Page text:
Durian and the Gospel: Stinky Stench or Appealing Aroma?

By Sarah R.

Have you ever visited Asia and seen the “No Durian” signs in hotels and airports? Or have you had the chance to taste this “King of Fruits”, as it’s belovedly called here in Malaysia? It seems for those of us living in lands where this spiky fruit grows high up on trees, and falls to the ground only between 12midnight - 4am, one either clearly has an aversion to the smell and taste, or an addiction, never getting enough. In our own family of 7, we have 3 hard core durian “LOVERS”, and 4 that would prefer the fruit to be kept outside of the house when it’s consumed. One could go as far as to say that the aroma of durian is either an aroma that brings life, or an aroma that brings death.   

When we first left our hometown for a predominantly Muslim, metropolitan city in Asia 15 years ago, a friend prayed that we would “spread the aroma of the knowledge of Him” among those we befriended and did business with. Our friend was referring to Paul’s words in 2 Corinthians 2:14-16, “But thanks be to God, who always leads us as captives in Christ’s triumphal procession and uses us to spread the aroma of the knowledge of him everywhere.  For we are to God the pleasing aroma of Christ amongst those who are being saved and those who are perishing. To the one we are an aroma that brings death; to the other, an aroma that brings life. And who is equal to such a task?”

As we assist Resource Global this year in exploring what God may have for the capital city of Kuala Lumpur, Malaysia, we are praying that future cohort members would carry the aroma of Christ amongst the leaders and influencers of this diverse and strategically poised land.  Recently in a conversation with a top Malaysian marketplace leader here who has worked high up in one of the most prestigious and powerful companies of this country, he made the comment that too often “faith and work initiatives in Malaysia can use the lingo of conquering the marketplace for Christ.” He went on to share how he feels this perspective could be a mistake.  Instead of aiming for conquest, should we instead ask for God to make us an aroma?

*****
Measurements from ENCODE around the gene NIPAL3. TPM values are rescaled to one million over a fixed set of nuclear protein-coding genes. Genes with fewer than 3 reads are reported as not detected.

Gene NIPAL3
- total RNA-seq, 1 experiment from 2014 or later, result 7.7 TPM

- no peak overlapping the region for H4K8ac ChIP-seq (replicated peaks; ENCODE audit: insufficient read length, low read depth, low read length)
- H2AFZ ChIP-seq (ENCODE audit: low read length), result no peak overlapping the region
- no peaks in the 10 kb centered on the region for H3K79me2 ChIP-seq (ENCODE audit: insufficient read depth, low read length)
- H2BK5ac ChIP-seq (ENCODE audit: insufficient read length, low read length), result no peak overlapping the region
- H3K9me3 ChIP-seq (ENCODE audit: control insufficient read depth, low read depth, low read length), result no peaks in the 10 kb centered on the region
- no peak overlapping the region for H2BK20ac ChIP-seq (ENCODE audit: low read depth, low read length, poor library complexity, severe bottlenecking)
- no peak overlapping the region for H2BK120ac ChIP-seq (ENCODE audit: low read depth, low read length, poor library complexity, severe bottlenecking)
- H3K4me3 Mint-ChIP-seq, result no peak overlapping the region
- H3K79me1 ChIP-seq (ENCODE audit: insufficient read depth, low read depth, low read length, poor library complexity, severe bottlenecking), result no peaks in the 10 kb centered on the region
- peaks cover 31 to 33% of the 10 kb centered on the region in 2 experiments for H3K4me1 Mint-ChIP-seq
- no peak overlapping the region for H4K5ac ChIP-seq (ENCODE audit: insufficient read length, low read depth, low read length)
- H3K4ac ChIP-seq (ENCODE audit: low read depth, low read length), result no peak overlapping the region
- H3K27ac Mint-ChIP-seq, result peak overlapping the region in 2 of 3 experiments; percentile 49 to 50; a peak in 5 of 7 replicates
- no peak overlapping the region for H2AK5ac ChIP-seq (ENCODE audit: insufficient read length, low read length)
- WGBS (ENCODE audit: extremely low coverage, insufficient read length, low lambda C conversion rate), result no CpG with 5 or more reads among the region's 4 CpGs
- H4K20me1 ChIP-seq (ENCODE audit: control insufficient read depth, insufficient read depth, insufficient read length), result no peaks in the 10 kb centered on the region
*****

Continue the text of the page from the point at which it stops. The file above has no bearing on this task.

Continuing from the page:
In this very religious country, what is needed is not necessarily simply preaching of the gospel but living out the gospel in our daily lives, before our co-workers, neighbors and friends.  It means showing with our actions, more than with our words, the love of One whose love never fails. It means having the aroma spread out in unexpected ways, pointing to an integrity, a sense of character, small choices that speak loudly.  To some the gospel will always be a stench, perhaps like durian is to those who don’t like durian.  But to others, the gospel shown and “smelt” through devoted lives, will be the aroma of life.

Sarah and Jesse R. are our City Directors in Malaysia to see if we can start a Resource Global Cohort in 2020 or 2021.